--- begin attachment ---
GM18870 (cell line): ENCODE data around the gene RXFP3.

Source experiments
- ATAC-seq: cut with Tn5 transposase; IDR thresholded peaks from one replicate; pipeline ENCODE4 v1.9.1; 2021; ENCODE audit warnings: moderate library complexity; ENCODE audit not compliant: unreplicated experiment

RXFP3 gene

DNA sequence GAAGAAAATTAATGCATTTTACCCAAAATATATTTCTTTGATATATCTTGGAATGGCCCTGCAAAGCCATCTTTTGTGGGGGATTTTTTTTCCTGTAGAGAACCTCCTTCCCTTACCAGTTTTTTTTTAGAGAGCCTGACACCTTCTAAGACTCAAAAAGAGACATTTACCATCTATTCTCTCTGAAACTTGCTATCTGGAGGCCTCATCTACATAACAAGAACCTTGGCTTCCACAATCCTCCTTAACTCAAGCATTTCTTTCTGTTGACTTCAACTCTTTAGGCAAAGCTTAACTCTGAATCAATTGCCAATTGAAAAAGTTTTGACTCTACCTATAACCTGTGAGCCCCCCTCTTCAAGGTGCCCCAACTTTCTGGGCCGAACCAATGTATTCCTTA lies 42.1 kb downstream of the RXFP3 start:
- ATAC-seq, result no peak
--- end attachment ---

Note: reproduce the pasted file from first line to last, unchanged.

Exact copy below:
GM18870 (cell line): ENCODE data around the gene RXFP3.

Source experiments
- ATAC-seq: cut with Tn5 transposase; IDR thresholded peaks from one replicate; pipeline ENCODE4 v1.9.1; 2021; ENCODE audit warnings: moderate library complexity; ENCODE audit not compliant: unreplicated experiment

RXFP3 gene

DNA sequence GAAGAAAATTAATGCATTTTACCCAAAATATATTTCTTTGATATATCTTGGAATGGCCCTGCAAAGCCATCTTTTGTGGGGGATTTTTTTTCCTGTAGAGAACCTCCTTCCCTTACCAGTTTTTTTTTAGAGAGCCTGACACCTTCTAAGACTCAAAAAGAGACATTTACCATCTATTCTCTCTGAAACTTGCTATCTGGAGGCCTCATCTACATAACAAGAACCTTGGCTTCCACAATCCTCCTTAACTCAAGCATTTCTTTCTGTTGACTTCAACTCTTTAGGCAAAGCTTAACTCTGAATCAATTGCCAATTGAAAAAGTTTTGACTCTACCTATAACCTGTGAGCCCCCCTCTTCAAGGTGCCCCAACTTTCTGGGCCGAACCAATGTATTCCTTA lies 42.1 kb downstream of the RXFP3 start:
- ATAC-seq, result no peak